THE news at home back then was that President Ferdinand Marcos, the strong man who declared martial law in 1972, was ailing and will die anytime soon. Senator Ninoy Aquino, who was viewed to succeed Marcos, was still in Boston in the United States. His political supporters asked him to get back home. He did, and history was written.
Let us recall who Ninoy Aquino was. He was the youngest elected mayor of his hometown In Concepcion, Tarlac. He was elected the youngest governor of his province. He was covering for the old Manila Times the Korean War in 1951. He was one of the best known speakers. In short in his time, he was the most exciting and controversial political figure that came into the political scene in the country.
First, here is one of the memorable jokes of Ninoy Aquino, who could have been the best or the worst president the Philippines, if only fate had not intervened. And that will depend which side you are on. He was addressing a crowd in one function hall in Los Angeles, USA.
Here is his joke: "Nagpasyal daw si Pangulong Ferdinand Marcos sa National Mental Hospital at nagtalumpati siya doon. Kada minuto daw habang nagsasalita si Marcos, sinasalubong siya ng masigabong palakpakan ng crowd. Noong pagkatapos ng kaniyang talumpati, tinanong ang direktor ng ospital: Bakit napansin ko iyong isang nakaupo sa third row lahat pumapalakpak, bukod na lang siya at ni hindi nangingiti? Sagot daw ng direktor: Mr. President magaling na po kasi siya at lalabas na siya bukas."
Ninoy, the would-be president of the Philippines hadn't President Ferdinand E. Marcos declared martial law in September 21, 1972, was enjoying his freedom in the United States with his family whom he have missed for many years due to his incarceration. He lived a peaceful life in Boston, Massachusetts with wife Cory and their children. He was a sought-after lecturer in some universities in the United States. He often received media and political friends in his Boston residence and got updated what was the latest about Marcos and the country under the dictator's rule.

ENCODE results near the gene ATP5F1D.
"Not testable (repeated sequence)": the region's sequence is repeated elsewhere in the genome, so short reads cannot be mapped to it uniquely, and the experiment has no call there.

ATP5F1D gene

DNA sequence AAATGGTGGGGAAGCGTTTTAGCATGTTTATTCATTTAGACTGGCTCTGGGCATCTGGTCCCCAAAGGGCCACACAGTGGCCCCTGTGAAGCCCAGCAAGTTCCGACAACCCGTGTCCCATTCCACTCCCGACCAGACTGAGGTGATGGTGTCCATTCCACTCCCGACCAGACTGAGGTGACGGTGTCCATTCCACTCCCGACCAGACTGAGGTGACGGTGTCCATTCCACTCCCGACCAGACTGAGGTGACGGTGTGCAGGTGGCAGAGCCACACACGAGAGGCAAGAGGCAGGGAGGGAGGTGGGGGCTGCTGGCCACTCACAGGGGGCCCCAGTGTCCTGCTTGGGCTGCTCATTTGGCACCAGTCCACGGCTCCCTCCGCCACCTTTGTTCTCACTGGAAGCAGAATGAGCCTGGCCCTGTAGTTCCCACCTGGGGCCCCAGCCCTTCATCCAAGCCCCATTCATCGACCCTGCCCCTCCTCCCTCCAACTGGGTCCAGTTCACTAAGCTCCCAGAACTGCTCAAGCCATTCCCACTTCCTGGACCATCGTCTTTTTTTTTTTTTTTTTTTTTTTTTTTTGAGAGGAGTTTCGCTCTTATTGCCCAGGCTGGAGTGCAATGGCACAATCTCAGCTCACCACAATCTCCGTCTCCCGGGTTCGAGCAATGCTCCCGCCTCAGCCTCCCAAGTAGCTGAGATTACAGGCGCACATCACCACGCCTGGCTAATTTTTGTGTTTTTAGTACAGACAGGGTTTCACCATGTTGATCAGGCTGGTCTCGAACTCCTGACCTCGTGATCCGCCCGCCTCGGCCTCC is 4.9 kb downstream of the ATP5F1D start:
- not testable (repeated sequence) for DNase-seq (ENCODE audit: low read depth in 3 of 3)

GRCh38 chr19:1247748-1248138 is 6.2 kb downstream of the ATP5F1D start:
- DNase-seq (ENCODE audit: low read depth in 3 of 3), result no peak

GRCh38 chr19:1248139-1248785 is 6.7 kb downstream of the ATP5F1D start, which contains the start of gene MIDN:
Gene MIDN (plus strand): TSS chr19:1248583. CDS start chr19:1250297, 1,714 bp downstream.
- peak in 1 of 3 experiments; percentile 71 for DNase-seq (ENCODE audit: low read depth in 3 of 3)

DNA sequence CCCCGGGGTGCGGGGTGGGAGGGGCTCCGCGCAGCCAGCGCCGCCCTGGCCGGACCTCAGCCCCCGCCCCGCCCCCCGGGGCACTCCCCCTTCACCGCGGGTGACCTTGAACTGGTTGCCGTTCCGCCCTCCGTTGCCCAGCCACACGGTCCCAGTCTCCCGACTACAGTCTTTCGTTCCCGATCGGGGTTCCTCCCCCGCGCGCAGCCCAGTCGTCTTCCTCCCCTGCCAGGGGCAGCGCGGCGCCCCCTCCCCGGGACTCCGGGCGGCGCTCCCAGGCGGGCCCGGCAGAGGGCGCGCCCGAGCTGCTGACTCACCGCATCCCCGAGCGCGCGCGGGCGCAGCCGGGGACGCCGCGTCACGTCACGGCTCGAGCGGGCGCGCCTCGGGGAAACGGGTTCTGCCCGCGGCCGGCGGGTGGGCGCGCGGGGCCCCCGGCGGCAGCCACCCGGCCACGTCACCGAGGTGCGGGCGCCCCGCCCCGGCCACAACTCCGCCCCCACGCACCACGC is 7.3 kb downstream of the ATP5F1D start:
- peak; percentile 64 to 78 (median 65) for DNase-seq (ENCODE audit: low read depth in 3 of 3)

And in August 21, 1983, he decided to return to the Philippines after receiving the news that the dictator was very sick and may expire any day. Ninoy was forewarned that if Marcos will die and he was not in the Philippines, he will lose his chance to succeed the ailing dictator. So he packed his bags and accompanied by foreign media on his way back home. But he returned from exile only to be killed at the tarmac of the Manila International Airport, now Ninoy Aquino International Airport (NAIA), renamed after him. That gunshot that felled Ninoy was heard all over the world, and public outrage was the response of the people.
Numerous demonstrations coming from the ranks of student activists and civil society groups became constant. Civil society, progressive students and various organizations rose in unison against the repressive regime. But the Marcos administration ignored the clear messages the rallies were sending. And aside from the police actions initiated by the minions of Marcos in the police and military organizations against the activists, the whole propaganda machine of the government painted a picture of stability. Which was not so.
It was not until in February 1986 when two of his men, then secretary of National Defense Juan Ponce Enrile and AFP Vice Chief of Staff Fidel Ramos turned their backs against him and the Edsa people power followed. The rest is history. The Aquinos got more than what Ninoy could wish for. The housewife, Corazon Cojuangco and only son Noynoy became presidents of our country. A brother, Agapito and a sister, Tessie became senators. And his youngest daughter became a celebrity.